A new association with big goals for membership gives affiliate marketing a try, in hopes of connecting with its target audience via groups already working at the ground level.
Launching a brand-new, national membership organization is no easy task, especially if the goal you’ve set for yourself from the start is 1 million members. That’s going to take some serious marketing and recruiting effort, and probably a little creativity.
In September, my colleague Katie Bascuas reported on the newly formed Home Learning Association, which is aiming to fill a void at the national level to represent the collective voice of home-schooling families in the United States. Now, as HLA is striving to build its membership base, it’s trying out an affiliate program that it hopes will attract like-minded organizations to help HLA draw new members.
HLA’s affiliate program is a form of performance marketing similar to Google AdWords or Amazon Associates, on a smaller scale.
The premise is simple: A person or organization that reaches HLA’s intended audience can place HLA banner ads or text links on its website. When a prospect clicks a link and proceeds to join HLA, the website owner receives a $9 commission. It’s a form of performance marketing similar to Google AdWords or Amazon Associates, on a smaller scale.
The home-school audience is, by its nature, a dispersed community, which presents a challenge to HLA in reaching home-school families, so an affiliate program was an attractive option for the association because it enlists the help of—and offers an incentive to—groups that are closer to that audience at the grassroots level, says J. Allen Weston, executive director at HLA.
“I’m pretty much open to any sort of organization that’s in contact with school-age parents or people that would be otherwise interested in home schooling,” he says. Weston estimates about 13,000 local home-school community groups are in operation throughout the country. “Those are the lifeblood of the home-school community,” he says.
HLA is a fledgling membership organization—it’s essentially family run, as Weston and his family founded it as an LLC, not a 501(c) nonprofit—so operating an affiliate program on its own wasn’t feasible. Enter ShareASale.com, one of a handful of large affiliate-marketing platforms that manage the tracking and transactions of such programs. It advertises $650 start-up costs and a 20 percent transaction fee for merchants. These platforms also tend to come with a community of potential affiliates already available. Weston says HLA has already received more than 150 affiliate applications since the program launched at the end of March. “We didn’t even get our banners put up into the system before we started getting applications,” he says.
Weston says HLA chose $9 to be an attractive commission that would still leave sustainable revenue for HLA. It works out to be a 23 percent commission; Weston says he saw merchants on ShareASale offering commissions ranging from 4 percent to 40 percent.
I knew little about affiliate marketing before taking a look at HLA’s program (and I could only find one other example of a similar program, at the Professional Photographers of America), but it strikes me as similar in concept to member-get-a-member campaigns and to traditional association chapter structures in which members join both a local and national group and membership revenue is shared between them. Either of those more familiar arrangements, however, requires a more established infrastructure within the association’s target community (i.e., members already in place to get other members and formal chapter/national agreements). For HLA, which doesn’t yet have in place either a large membership base or agreements with local home-school groups, a low-cost affiliate marketing program would appear to have enough potential ROI to be worth a try.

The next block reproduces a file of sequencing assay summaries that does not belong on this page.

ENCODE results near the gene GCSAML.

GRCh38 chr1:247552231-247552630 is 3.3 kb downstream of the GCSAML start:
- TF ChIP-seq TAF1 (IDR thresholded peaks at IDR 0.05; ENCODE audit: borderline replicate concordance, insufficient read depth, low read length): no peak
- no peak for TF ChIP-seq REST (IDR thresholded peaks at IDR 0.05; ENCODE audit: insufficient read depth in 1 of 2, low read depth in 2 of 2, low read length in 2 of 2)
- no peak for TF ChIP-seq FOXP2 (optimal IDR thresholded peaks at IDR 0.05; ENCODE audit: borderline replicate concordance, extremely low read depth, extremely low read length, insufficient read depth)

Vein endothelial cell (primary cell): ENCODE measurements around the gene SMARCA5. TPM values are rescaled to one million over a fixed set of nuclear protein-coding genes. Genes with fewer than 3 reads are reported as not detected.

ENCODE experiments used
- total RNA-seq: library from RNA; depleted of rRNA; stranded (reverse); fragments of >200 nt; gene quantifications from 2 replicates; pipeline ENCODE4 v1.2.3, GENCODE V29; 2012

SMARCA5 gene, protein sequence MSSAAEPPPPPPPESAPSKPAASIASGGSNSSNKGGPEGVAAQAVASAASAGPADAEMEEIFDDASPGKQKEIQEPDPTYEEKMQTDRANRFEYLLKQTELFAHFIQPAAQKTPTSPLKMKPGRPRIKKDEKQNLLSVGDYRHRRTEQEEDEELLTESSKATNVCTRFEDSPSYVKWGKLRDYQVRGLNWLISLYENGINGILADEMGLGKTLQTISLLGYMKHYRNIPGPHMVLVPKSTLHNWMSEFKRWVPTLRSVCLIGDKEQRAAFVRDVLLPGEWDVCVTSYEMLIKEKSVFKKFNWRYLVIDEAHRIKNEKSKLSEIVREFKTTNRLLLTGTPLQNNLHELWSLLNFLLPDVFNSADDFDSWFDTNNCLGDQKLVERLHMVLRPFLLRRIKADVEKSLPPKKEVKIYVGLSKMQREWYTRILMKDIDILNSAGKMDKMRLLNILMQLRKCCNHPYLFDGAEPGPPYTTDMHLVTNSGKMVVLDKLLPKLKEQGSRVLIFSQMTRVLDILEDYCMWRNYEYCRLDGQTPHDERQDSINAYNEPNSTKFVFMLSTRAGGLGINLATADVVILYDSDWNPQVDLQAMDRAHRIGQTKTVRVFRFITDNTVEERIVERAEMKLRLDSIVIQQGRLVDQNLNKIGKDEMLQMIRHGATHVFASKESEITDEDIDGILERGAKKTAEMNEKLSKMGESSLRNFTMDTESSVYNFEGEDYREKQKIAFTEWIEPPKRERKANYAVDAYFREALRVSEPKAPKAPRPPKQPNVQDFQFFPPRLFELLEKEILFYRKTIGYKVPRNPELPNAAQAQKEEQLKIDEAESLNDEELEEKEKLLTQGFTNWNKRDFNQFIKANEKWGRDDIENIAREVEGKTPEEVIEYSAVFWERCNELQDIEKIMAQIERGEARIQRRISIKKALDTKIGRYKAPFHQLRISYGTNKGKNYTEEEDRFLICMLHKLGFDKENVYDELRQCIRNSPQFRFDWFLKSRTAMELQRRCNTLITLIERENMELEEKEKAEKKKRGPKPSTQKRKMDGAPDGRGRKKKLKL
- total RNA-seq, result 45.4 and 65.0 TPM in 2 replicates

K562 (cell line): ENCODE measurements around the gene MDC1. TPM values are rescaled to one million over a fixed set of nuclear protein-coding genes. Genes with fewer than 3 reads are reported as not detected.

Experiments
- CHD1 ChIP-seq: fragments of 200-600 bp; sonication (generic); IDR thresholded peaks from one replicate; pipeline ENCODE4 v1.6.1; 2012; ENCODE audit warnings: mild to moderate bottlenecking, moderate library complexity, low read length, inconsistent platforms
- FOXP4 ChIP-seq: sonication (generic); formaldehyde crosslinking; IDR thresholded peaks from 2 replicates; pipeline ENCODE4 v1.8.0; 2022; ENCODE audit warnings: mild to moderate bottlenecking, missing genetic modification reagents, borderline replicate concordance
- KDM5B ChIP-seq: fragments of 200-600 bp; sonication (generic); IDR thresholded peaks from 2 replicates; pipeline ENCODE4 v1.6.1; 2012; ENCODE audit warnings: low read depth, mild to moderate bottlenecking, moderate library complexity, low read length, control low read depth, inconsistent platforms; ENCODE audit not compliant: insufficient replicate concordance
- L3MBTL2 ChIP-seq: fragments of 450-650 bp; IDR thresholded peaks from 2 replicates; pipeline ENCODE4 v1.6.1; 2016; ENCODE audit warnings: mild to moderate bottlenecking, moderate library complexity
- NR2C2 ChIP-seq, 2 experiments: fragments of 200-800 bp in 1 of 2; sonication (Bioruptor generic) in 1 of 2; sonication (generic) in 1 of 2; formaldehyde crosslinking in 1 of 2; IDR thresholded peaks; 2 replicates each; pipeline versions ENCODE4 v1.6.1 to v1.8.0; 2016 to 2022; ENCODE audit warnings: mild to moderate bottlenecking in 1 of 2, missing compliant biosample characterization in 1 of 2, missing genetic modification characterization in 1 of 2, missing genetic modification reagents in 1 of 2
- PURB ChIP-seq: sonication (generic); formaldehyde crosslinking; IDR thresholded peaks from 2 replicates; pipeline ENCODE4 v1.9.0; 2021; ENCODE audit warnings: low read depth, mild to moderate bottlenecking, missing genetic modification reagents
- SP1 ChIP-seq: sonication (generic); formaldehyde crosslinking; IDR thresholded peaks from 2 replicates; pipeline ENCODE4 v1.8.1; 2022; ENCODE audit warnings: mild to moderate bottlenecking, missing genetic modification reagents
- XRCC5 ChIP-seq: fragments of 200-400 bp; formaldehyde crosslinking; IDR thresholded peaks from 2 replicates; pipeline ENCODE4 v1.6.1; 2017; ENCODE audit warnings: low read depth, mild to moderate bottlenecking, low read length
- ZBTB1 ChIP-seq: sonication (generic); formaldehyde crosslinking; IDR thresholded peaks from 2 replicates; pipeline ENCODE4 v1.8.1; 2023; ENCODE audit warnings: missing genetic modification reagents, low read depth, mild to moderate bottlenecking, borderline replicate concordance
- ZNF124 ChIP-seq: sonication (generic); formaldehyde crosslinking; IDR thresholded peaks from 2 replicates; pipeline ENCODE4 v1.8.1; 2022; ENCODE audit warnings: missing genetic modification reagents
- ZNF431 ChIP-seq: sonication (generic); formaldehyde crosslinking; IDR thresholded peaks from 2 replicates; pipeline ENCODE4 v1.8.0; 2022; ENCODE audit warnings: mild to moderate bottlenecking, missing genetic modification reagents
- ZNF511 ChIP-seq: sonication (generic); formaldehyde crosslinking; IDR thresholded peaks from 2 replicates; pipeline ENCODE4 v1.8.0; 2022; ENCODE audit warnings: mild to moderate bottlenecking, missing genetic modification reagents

On the upside, the upfront costs are low. Aside from a signup fee, the association doesn’t pay affiliates for the ads and links they place until they lead to a join. The potential downside is that the association has little control over where and how its banners and links are placed. That’s up to the choosing or imagination of the affiliates who place those ads. And, of course, there’s still work to be done in getting the word out and attracting potential affiliates. In addition to the commission, HLA is offering other benefits to affiliates, such as a free booth in a virtual Home Learning Expo it’s planning for 2015.
Giving up a quarter of membership revenue on commissions might not be attractive to every association, either, but Weston says HLA’s main goal now is to build its membership base and, consequently, its advocacy clout. He’s not kidding when he says HLA’s goal is 1 million members. “I think that there’s a tipping point where, once we’ve got enough support, we’re going to become enough of a force to be reckoned with that some of the state legislatures and some of the politicians that might be looking to gain some mileage politically by taking a stab at the home schoolers might think twice before really going up against numbers of that size,” he says.
HLA is employing plenty of other member recruitment efforts, as well, ranging from email campaigns to paid ads in home-learning magazines to promoting its YouTube channel. The affiliate program likely isn’t a magic bullet that could replace any of those bedrock methods, but it may prove to be a nice add-on source of recruits for HLA as time goes on.
Do you know of other similar affiliate programs at associations, or does yours have one? If so, what has your experience been? Please share in the comments.